Buhurt-optimal helmet according to Fine Arts Europe of the 14-15th century
Two-part welded dome, side awnings (splitvisor), lockable button.
Fixable installation of the visor in the closed position (belt with a buckle, tying a lace or a hidden hook to the harness) at the request of the customer.
Mild Steel, Thickness: 2mm.
Bascinet (French bacinet, bassinet; English bascinet; German: beckenhaube, kesselhaube; Italian. Baccineto) aka Bekenhaube and Bascinet, was very widespread throughout Western Europe and England and was perhaps more popular than the Chapelle type of helmet. The bascinets were used both by the noble class and by the inferior and infantry. This confirms a number of well-preserved artifacts in private collections and museums in Europe and the USA, as well as many examples are depicted in illustrations, sculptures, and in paintings relating to this period. Many of these images, dated to the first half of the 14th century, show Greathelms and Bascinets together. Knights depicted on tombstones usually wore bascinets while Greathelm was held in hands or placed under his head. Topfhelms, regularly used in wars of the 13th century, are forced out of the battlefield into tournaments, especially from the second half of the 14th century.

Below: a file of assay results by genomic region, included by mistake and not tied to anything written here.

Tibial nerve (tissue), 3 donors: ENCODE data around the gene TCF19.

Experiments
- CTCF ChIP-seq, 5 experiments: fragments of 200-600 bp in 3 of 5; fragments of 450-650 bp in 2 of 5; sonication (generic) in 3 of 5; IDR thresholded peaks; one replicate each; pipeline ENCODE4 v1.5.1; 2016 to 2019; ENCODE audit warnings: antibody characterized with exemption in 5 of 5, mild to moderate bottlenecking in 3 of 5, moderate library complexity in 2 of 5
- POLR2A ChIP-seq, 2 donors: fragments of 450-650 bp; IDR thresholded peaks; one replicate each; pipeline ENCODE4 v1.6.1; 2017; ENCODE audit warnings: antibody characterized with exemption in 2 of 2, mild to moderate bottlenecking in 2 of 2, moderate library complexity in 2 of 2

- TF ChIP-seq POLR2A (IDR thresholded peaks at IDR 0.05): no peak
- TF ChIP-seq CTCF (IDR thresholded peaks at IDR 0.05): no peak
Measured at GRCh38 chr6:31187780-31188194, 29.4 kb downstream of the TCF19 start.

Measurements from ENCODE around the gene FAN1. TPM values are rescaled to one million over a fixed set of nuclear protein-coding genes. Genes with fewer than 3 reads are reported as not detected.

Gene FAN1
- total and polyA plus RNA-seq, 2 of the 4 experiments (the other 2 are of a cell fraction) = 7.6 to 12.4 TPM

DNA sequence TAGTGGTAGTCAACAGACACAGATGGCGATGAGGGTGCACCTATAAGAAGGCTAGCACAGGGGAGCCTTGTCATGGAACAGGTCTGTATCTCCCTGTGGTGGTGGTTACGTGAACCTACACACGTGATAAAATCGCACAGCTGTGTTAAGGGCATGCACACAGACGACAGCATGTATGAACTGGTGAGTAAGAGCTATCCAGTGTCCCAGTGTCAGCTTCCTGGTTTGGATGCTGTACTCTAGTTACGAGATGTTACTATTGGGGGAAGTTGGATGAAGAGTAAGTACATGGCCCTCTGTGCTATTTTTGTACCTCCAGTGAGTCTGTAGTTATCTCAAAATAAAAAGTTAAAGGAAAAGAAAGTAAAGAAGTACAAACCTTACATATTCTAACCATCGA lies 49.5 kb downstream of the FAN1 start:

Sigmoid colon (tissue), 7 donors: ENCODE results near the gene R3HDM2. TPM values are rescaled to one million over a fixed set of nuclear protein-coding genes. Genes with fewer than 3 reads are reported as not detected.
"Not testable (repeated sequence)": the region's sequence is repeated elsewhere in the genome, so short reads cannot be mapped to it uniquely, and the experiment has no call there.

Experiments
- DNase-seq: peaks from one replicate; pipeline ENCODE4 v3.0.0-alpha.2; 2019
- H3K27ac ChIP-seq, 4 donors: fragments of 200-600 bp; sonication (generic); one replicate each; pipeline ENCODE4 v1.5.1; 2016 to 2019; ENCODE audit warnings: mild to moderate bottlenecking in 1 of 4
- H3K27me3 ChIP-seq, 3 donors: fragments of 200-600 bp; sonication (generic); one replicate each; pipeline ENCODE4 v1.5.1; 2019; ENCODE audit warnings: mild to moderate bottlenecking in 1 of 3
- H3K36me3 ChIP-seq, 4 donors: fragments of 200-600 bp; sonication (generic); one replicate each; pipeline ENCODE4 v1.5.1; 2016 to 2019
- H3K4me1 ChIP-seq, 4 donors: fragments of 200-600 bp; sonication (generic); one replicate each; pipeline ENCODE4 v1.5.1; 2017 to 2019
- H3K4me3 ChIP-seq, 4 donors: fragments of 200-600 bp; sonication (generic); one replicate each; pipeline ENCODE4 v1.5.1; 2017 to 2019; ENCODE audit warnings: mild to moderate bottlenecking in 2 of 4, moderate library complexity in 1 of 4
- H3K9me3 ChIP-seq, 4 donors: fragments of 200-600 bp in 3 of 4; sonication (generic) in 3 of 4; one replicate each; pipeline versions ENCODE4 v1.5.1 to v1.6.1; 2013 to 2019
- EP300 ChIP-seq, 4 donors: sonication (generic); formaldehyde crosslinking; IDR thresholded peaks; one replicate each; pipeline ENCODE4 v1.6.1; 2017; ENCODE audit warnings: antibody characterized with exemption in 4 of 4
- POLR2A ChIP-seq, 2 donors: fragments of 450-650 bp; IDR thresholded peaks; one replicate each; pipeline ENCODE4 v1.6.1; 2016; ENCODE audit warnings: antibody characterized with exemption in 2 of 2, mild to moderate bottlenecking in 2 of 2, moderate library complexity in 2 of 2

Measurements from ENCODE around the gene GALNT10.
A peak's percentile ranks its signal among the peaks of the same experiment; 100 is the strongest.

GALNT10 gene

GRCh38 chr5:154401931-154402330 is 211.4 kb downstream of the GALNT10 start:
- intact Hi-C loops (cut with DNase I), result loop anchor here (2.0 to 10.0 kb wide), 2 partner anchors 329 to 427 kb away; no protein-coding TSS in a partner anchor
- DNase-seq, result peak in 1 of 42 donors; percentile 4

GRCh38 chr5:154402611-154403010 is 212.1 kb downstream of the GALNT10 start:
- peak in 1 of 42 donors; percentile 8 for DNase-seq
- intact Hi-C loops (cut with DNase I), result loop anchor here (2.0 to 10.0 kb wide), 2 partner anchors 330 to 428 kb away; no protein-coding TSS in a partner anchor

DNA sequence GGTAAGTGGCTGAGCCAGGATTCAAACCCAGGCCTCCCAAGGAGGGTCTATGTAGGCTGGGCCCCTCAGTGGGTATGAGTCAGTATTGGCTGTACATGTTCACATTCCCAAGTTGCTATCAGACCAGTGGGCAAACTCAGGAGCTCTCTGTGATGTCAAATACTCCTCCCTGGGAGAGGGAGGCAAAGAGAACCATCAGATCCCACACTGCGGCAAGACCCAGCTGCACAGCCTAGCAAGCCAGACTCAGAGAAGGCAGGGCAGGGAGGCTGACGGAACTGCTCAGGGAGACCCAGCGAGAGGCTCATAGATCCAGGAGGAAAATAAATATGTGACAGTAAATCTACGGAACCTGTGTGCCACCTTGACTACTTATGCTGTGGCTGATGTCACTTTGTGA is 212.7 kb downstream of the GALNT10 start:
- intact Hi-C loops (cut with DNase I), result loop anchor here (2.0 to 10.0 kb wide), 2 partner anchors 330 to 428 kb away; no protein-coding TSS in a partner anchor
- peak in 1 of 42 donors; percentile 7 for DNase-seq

The survived bascinets are equally appreciated by both collectors and scientists studying the history of armor. Despite the large amount of information and interest of scientists and reenactors, the study of this type of helmet is still in its infancy.
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